“We might have to go back to the front line”

Sydney’s baptism of fire came to an end.

Sydney Spencer
Monday 27 May 1918
(written retrospectively on 28 May)

At 12.15 this morning No 8 platoon of E Y relieved my platoon in immediate support. Lance Corporal [Denness?] brought them up like a steam engine & before one could say knife we were out on the top & [retreating?] for Ocheux. We went over the New B-t Rd via old HQ, M- My, the track to A—r.

We arrived in the woods at 2.10. Delightful to see woods in leaf again & on the outskirts of the wood we found the clear song of the nightingale. At two twenty the ‘war’ started again on a two divisional front. We got wind that we might have to go back to the front line. No 8 platoon got caught in yellow cross shell gas. No one gassed. Sleep rent & breakfast in woods at 5 am.

Arrived A-ques at 9. Washed, shaved, second breakfasted, bathed, slept, paid out at 1, saw CO at 1.30, slept, walked. Paraded platoon at 4. Conference 4.50. Dinner 7.15 & then bed.

Percy Spencer
27 May 1918

A quiet day followed by noisy night. Bombed as usual. 12 tanks observed in Hun lines. Warned against attack.

Diaries of Sydney Spencer (D/EZ177/8/15) and Percy Spencer (D/EX801/67)

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“My perfect innocence of what is what in war”

Sydney Spencer was interested to find an American doctor was treating British soldiers.

Saturday 13 April 1918

8.53 pm. Enemy seems to be attacking from NE as I write. Heavy art[illery] duel seems to be in progress, at any rate it seems heavy to me, in my perfect innocence of what is what in war.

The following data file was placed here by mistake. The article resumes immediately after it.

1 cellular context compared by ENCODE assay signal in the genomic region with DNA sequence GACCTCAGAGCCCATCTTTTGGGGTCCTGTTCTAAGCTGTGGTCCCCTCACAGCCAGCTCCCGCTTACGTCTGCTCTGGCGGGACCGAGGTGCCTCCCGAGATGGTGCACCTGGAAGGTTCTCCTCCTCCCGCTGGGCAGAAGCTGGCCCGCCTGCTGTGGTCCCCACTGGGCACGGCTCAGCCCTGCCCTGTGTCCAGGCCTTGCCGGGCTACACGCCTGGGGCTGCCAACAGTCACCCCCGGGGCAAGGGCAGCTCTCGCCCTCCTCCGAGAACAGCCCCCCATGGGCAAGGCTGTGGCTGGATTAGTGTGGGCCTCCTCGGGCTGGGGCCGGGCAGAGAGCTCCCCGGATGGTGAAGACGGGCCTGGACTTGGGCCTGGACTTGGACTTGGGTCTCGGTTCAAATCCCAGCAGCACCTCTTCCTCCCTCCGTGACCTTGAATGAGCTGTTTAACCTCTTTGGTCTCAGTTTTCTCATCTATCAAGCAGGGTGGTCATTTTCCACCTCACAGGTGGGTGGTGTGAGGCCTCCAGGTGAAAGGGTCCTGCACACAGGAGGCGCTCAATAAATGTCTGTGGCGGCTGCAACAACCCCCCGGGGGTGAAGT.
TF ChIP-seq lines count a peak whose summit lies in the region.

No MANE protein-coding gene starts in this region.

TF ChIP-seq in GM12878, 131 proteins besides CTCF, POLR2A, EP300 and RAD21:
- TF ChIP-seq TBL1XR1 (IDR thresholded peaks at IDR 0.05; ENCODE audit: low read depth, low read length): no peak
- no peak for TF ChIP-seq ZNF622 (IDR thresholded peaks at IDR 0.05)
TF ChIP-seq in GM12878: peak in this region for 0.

Cozens Hardy is not at all well. I think he has a chill. He went to bed early. The American doc dosed him with salts. He looked so quaint with his rough burly form squatted on the ground solemnly making up his dose. He wore his wooly lining with [Sarn brown?] over the top & looked quite of the Northern latitude.

This morning I took charge of company for digging trenches round 17.40 over by the hangars. Another day [illegible]. Task lasted from 9-2.30. Slept till 3.15. Then inspected company for gas masks and equipment etc. Had dinner at 7.15. Am now in bed. A rough windy day. No aeroplane work today.

Diary of Sydney Spencer, 1918 (D/EZ177/8/15)

Beer and bottled water to be in short supply

Sydney Spencer underwent training in gas exposure, while Florence Vansittart Neale was shocked by the amount of items to be restricted.

Sydney Spencer of Cookham
Feb 22

I go through chlorine gas for first time (in a P.H. helmet).

Florence Vansittart Neale of Bisham Abbey
22 February 1917

Large contingent of nurses & MOs from Cliveden. Saw everything & had tea in hall. Came at 3, left 5.30….

Good speech by E. Carson on submarine menace – very serious, but hope it will get [illegible].

Importations of timber, apples, tomatoes, raw fruits, tea, restricted, meat, paper, wines, silks, only 10,000,000 barrels of beer – spirits also restricted, aerated water and table water.

Diaries of Sydney Spencer of Cookham (D/EX801/12); and Florence Vansittart Neale of Bisham Abbey (D/EX73/3/17/8)